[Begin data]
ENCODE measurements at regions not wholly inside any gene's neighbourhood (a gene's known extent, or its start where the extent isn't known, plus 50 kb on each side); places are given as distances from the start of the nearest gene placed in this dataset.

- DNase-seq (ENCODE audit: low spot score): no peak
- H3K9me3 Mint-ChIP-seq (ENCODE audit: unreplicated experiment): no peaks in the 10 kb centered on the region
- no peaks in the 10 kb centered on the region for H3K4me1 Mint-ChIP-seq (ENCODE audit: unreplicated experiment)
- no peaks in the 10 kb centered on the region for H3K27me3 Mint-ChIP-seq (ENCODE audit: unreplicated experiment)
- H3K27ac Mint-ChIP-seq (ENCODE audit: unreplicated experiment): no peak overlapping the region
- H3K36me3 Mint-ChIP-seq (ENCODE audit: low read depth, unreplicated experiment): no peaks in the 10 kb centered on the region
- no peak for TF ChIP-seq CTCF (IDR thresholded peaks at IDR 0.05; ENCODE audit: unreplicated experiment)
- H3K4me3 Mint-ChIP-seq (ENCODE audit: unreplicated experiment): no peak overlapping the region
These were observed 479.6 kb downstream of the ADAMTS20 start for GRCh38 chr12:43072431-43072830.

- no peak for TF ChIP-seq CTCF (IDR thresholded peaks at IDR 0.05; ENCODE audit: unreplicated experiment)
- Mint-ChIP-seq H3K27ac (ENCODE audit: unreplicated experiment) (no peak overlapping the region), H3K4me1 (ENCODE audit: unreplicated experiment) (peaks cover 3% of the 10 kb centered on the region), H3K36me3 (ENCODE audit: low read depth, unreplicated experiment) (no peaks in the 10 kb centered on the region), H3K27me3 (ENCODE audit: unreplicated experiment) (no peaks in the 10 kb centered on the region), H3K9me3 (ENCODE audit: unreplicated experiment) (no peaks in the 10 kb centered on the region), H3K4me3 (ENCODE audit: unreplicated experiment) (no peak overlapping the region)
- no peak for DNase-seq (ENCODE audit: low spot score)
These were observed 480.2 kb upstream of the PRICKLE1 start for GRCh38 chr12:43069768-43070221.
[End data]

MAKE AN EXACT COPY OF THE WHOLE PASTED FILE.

ENCODE measurements at regions not wholly inside any gene's neighbourhood (a gene's known extent, or its start where the extent isn't known, plus 50 kb on each side); places are given as distances from the start of the nearest gene placed in this dataset.

- DNase-seq (ENCODE audit: low spot score): no peak
- H3K9me3 Mint-ChIP-seq (ENCODE audit: unreplicated experiment): no peaks in the 10 kb centered on the region
- no peaks in the 10 kb centered on the region for H3K4me1 Mint-ChIP-seq (ENCODE audit: unreplicated experiment)
- no peaks in the 10 kb centered on the region for H3K27me3 Mint-ChIP-seq (ENCODE audit: unreplicated experiment)
- H3K27ac Mint-ChIP-seq (ENCODE audit: unreplicated experiment): no peak overlapping the region
- H3K36me3 Mint-ChIP-seq (ENCODE audit: low read depth, unreplicated experiment): no peaks in the 10 kb centered on the region
- no peak for TF ChIP-seq CTCF (IDR thresholded peaks at IDR 0.05; ENCODE audit: unreplicated experiment)
- H3K4me3 Mint-ChIP-seq (ENCODE audit: unreplicated experiment): no peak overlapping the region
These were observed 479.6 kb downstream of the ADAMTS20 start for GRCh38 chr12:43072431-43072830.

- no peak for TF ChIP-seq CTCF (IDR thresholded peaks at IDR 0.05; ENCODE audit: unreplicated experiment)
- Mint-ChIP-seq H3K27ac (ENCODE audit: unreplicated experiment) (no peak overlapping the region), H3K4me1 (ENCODE audit: unreplicated experiment) (peaks cover 3% of the 10 kb centered on the region), H3K36me3 (ENCODE audit: low read depth, unreplicated experiment) (no peaks in the 10 kb centered on the region), H3K27me3 (ENCODE audit: unreplicated experiment) (no peaks in the 10 kb centered on the region), H3K9me3 (ENCODE audit: unreplicated experiment) (no peaks in the 10 kb centered on the region), H3K4me3 (ENCODE audit: unreplicated experiment) (no peak overlapping the region)
- no peak for DNase-seq (ENCODE audit: low spot score)
These were observed 480.2 kb upstream of the PRICKLE1 start for GRCh38 chr12:43069768-43070221.